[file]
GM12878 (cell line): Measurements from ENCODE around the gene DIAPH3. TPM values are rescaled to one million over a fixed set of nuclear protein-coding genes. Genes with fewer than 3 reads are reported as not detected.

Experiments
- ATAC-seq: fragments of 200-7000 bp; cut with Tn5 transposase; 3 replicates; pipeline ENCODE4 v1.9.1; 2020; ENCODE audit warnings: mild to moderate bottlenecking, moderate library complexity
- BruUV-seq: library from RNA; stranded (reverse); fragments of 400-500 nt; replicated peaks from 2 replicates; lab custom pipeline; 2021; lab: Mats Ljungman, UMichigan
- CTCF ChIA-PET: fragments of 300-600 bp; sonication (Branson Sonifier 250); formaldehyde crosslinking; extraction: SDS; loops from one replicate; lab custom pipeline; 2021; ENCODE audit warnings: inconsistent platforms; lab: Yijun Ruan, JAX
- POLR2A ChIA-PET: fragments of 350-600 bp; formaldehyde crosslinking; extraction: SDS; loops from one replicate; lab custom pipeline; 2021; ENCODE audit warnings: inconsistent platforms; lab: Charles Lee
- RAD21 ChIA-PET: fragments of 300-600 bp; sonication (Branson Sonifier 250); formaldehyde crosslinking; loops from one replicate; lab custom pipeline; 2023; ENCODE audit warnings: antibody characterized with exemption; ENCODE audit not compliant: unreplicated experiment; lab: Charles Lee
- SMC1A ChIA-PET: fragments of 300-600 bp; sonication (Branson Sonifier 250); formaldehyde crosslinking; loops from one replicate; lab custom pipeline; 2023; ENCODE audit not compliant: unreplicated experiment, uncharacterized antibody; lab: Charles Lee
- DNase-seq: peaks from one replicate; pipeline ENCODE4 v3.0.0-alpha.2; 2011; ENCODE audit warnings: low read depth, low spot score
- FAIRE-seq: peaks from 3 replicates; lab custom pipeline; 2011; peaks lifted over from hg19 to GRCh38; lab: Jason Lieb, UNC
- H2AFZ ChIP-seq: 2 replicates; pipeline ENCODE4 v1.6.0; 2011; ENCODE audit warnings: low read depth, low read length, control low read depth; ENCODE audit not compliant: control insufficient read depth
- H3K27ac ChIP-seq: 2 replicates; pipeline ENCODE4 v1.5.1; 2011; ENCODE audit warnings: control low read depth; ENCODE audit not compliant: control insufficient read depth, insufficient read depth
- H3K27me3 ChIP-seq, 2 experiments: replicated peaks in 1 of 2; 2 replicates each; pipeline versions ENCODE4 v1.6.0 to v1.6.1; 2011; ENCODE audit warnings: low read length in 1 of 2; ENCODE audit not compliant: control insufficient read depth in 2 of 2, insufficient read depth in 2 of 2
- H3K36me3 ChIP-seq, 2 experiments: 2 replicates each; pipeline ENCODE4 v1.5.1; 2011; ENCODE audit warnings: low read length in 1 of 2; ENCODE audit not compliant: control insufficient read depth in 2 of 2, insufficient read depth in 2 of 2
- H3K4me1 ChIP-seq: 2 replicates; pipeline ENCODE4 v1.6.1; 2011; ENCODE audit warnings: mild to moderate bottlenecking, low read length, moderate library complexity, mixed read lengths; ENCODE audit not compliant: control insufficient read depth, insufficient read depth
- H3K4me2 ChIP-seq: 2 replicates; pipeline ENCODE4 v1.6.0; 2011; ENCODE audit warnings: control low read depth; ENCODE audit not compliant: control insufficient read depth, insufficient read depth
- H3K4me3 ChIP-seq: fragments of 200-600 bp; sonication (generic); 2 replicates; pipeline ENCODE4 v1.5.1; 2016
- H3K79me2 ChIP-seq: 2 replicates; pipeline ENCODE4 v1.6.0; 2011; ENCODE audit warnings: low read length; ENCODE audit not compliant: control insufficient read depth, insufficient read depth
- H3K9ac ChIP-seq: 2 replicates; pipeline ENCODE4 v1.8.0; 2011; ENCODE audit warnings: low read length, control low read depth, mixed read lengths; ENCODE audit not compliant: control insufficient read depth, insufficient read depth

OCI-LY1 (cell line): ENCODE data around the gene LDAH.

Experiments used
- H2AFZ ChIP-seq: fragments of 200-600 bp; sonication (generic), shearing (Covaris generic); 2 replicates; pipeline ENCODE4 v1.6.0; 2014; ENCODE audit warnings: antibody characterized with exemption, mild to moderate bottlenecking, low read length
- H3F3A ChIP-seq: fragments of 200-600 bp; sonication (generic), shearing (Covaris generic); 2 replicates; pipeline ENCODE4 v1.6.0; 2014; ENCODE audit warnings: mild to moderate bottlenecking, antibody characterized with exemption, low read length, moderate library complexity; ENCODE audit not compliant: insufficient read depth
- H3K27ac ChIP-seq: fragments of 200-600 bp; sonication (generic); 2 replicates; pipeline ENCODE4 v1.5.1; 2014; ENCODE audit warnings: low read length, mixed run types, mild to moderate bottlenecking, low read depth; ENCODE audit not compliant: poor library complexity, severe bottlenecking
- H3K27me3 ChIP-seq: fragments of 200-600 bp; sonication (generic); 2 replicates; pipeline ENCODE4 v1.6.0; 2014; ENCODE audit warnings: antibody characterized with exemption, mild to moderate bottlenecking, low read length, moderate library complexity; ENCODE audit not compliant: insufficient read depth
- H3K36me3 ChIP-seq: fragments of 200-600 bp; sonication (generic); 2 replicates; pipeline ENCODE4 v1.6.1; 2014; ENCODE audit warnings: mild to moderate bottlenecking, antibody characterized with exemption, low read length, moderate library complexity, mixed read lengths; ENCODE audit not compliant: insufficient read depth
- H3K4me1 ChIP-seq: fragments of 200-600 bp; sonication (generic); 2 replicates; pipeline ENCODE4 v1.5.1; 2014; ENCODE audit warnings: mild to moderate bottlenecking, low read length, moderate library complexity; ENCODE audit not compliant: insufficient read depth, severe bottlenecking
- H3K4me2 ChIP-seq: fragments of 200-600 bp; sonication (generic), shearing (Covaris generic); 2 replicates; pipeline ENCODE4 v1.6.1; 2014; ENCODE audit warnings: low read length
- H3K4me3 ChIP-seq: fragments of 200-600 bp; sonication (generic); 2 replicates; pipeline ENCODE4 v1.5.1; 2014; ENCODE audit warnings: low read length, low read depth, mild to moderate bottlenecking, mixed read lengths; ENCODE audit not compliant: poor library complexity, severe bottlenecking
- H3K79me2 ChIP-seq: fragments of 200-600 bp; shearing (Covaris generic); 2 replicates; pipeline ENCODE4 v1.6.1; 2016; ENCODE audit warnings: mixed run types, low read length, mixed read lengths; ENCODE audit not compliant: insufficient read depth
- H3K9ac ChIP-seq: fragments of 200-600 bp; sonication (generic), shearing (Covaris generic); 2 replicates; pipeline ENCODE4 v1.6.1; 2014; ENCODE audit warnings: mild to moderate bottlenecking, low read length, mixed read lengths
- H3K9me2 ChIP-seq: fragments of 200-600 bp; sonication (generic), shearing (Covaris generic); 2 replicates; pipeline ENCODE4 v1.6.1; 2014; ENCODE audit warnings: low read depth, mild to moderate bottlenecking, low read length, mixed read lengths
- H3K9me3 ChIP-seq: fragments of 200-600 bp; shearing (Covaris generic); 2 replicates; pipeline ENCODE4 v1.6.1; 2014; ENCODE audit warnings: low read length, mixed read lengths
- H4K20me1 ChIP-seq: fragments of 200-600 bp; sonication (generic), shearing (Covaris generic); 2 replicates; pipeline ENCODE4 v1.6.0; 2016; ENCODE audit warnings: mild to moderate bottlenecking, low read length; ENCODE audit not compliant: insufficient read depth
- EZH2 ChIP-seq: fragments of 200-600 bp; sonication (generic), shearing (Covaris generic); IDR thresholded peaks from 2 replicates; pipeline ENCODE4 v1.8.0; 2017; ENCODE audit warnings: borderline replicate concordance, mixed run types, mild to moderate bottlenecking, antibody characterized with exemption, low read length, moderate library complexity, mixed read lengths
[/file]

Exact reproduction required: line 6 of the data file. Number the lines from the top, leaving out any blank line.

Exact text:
- POLR2A ChIA-PET: fragments of 350-600 bp; formaldehyde crosslinking; extraction: SDS; loops from one replicate; lab custom pipeline; 2021; ENCODE audit warnings: inconsistent platforms; lab: Charles Lee